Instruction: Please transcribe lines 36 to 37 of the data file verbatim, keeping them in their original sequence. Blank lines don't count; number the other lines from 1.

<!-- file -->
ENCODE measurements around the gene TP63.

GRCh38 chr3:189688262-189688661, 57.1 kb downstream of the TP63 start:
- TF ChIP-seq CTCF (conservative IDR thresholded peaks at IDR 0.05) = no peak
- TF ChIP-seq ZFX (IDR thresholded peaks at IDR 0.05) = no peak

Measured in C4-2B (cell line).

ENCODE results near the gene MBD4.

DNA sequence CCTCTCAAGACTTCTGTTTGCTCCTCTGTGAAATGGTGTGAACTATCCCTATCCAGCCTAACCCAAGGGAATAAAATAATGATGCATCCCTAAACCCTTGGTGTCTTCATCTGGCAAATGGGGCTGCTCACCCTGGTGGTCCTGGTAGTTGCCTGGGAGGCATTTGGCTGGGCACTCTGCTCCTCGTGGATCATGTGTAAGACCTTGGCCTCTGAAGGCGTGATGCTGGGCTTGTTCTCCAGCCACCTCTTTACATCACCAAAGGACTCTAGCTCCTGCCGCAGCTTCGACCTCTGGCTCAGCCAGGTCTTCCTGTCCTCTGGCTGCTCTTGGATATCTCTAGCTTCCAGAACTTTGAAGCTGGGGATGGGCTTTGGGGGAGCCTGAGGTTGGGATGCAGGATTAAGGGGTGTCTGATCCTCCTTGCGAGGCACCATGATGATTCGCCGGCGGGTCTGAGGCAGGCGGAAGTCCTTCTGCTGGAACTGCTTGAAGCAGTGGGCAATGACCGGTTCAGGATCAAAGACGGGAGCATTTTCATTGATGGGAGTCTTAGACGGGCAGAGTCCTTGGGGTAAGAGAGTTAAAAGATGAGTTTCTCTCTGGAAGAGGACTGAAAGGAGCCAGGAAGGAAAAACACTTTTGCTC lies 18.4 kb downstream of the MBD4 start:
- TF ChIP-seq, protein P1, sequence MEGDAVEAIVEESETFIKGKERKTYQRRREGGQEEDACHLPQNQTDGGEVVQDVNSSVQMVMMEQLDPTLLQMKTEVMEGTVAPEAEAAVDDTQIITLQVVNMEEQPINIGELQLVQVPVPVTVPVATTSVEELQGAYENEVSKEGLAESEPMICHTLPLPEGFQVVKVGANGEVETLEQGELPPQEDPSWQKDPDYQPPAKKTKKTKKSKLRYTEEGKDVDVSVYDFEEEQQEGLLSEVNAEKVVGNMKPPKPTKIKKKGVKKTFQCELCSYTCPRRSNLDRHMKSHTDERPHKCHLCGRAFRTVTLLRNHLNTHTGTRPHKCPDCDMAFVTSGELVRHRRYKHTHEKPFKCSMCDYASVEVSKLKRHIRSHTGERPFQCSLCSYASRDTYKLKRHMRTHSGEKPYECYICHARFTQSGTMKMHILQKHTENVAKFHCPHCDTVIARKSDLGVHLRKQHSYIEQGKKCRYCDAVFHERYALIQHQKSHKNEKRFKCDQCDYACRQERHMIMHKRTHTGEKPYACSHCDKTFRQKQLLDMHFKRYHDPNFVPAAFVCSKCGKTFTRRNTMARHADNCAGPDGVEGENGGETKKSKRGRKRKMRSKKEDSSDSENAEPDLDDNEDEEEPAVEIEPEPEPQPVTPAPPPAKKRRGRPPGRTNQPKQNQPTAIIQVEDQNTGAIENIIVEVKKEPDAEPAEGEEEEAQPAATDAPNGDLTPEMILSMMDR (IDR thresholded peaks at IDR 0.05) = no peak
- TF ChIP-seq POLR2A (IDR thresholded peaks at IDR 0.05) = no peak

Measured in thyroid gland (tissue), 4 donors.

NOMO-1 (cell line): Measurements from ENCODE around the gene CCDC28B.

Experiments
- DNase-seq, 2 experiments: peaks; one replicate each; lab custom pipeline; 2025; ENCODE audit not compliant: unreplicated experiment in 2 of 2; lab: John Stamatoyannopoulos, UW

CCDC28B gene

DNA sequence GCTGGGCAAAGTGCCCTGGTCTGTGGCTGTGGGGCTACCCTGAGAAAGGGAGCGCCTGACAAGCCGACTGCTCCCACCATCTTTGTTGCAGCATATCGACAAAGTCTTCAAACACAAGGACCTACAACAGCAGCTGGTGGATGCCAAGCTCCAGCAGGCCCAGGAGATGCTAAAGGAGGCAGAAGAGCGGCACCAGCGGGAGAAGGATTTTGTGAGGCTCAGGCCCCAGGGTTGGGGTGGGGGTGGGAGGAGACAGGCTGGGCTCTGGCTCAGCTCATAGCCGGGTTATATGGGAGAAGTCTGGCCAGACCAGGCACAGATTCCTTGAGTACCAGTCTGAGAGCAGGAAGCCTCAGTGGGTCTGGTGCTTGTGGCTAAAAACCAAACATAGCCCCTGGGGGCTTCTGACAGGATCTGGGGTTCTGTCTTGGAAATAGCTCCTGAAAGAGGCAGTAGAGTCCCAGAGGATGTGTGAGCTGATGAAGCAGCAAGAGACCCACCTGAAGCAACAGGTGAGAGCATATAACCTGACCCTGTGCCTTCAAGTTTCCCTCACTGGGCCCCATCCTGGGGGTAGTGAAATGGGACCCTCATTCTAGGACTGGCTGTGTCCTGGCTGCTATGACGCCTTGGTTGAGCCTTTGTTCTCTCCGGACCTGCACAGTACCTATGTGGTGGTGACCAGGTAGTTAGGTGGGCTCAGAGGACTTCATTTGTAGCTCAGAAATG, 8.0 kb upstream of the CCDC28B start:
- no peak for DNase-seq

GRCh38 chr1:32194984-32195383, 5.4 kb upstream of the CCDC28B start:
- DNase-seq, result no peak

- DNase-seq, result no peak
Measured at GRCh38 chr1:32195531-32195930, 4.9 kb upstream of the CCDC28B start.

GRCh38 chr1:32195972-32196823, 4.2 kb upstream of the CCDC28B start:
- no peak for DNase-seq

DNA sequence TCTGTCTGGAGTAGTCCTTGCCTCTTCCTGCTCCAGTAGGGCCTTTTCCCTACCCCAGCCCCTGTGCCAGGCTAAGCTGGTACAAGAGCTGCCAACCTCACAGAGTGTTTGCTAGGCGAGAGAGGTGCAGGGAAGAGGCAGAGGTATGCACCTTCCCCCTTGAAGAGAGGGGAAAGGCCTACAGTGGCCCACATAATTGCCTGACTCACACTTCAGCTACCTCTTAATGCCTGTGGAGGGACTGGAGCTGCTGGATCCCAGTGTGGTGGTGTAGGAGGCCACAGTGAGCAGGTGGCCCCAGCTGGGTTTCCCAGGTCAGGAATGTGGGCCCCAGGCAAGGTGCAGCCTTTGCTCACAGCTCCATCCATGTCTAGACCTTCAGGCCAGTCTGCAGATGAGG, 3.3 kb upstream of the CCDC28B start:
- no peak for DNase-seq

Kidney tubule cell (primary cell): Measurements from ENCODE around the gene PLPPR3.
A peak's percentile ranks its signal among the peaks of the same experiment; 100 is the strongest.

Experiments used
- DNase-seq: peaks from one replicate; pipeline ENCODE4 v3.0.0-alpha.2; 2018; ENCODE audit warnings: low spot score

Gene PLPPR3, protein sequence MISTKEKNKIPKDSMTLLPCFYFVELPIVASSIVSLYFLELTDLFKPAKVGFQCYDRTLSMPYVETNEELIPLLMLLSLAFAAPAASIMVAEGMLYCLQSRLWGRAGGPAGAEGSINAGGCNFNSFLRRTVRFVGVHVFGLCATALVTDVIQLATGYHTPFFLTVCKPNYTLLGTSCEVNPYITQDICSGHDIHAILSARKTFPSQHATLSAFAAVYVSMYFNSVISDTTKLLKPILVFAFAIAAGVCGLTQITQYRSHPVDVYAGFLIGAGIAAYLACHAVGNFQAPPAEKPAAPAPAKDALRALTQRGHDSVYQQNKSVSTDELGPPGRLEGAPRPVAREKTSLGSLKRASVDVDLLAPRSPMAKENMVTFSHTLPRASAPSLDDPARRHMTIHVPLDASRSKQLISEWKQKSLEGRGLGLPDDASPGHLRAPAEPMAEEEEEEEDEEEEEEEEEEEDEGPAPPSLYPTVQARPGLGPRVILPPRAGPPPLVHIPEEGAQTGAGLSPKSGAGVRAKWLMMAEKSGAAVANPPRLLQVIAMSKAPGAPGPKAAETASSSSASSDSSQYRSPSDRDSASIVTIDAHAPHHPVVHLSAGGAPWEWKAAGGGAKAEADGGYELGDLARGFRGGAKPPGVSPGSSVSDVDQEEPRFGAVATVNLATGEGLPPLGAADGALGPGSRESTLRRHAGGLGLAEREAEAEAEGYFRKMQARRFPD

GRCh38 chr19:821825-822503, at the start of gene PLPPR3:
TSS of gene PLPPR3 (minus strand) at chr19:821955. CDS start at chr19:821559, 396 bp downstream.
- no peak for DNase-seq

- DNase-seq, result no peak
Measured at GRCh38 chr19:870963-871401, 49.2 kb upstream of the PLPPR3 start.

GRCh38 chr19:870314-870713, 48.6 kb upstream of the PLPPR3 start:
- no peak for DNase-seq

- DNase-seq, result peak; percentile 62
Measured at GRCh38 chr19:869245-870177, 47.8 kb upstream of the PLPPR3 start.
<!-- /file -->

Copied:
- no peak for DNase-seq

- DNase-seq, result peak; percentile 62